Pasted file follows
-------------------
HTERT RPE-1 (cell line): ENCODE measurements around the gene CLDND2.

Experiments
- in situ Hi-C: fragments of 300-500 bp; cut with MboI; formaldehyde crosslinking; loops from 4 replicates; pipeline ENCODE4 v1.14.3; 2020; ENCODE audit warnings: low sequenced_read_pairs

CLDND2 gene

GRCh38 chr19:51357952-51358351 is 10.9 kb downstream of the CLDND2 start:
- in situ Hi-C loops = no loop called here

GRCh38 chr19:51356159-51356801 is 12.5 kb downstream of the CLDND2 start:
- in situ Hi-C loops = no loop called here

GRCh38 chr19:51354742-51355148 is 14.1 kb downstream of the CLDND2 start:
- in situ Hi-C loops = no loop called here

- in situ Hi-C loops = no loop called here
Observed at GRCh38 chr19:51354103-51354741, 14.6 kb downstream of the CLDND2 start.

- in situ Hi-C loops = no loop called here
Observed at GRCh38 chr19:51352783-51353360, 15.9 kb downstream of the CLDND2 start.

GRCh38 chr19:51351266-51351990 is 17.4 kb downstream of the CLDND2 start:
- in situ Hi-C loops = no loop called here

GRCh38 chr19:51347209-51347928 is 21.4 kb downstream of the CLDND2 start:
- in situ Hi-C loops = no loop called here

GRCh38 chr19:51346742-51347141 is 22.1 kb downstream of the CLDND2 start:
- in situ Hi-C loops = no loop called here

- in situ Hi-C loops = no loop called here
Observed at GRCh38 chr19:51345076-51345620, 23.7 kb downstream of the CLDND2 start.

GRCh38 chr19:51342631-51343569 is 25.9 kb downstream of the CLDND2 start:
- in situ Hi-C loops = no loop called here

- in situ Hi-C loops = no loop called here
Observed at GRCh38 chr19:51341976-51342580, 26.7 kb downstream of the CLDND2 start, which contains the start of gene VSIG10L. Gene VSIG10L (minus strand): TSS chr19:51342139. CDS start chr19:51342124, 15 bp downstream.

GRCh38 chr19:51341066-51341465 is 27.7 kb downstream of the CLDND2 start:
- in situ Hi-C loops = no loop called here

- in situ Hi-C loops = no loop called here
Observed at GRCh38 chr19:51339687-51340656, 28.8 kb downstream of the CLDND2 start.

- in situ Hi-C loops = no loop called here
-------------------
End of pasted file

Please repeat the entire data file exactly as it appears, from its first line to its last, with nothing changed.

HTERT RPE-1 (cell line): ENCODE measurements around the gene CLDND2.

Experiments
- in situ Hi-C: fragments of 300-500 bp; cut with MboI; formaldehyde crosslinking; loops from 4 replicates; pipeline ENCODE4 v1.14.3; 2020; ENCODE audit warnings: low sequenced_read_pairs

CLDND2 gene

GRCh38 chr19:51357952-51358351 is 10.9 kb downstream of the CLDND2 start:
- in situ Hi-C loops = no loop called here

GRCh38 chr19:51356159-51356801 is 12.5 kb downstream of the CLDND2 start:
- in situ Hi-C loops = no loop called here

GRCh38 chr19:51354742-51355148 is 14.1 kb downstream of the CLDND2 start:
- in situ Hi-C loops = no loop called here

- in situ Hi-C loops = no loop called here
Observed at GRCh38 chr19:51354103-51354741, 14.6 kb downstream of the CLDND2 start.

- in situ Hi-C loops = no loop called here
Observed at GRCh38 chr19:51352783-51353360, 15.9 kb downstream of the CLDND2 start.

GRCh38 chr19:51351266-51351990 is 17.4 kb downstream of the CLDND2 start:
- in situ Hi-C loops = no loop called here

GRCh38 chr19:51347209-51347928 is 21.4 kb downstream of the CLDND2 start:
- in situ Hi-C loops = no loop called here

GRCh38 chr19:51346742-51347141 is 22.1 kb downstream of the CLDND2 start:
- in situ Hi-C loops = no loop called here

- in situ Hi-C loops = no loop called here
Observed at GRCh38 chr19:51345076-51345620, 23.7 kb downstream of the CLDND2 start.

GRCh38 chr19:51342631-51343569 is 25.9 kb downstream of the CLDND2 start:
- in situ Hi-C loops = no loop called here

- in situ Hi-C loops = no loop called here
Observed at GRCh38 chr19:51341976-51342580, 26.7 kb downstream of the CLDND2 start, which contains the start of gene VSIG10L. Gene VSIG10L (minus strand): TSS chr19:51342139. CDS start chr19:51342124, 15 bp downstream.

GRCh38 chr19:51341066-51341465 is 27.7 kb downstream of the CLDND2 start:
- in situ Hi-C loops = no loop called here

- in situ Hi-C loops = no loop called here
Observed at GRCh38 chr19:51339687-51340656, 28.8 kb downstream of the CLDND2 start.

- in situ Hi-C loops = no loop called here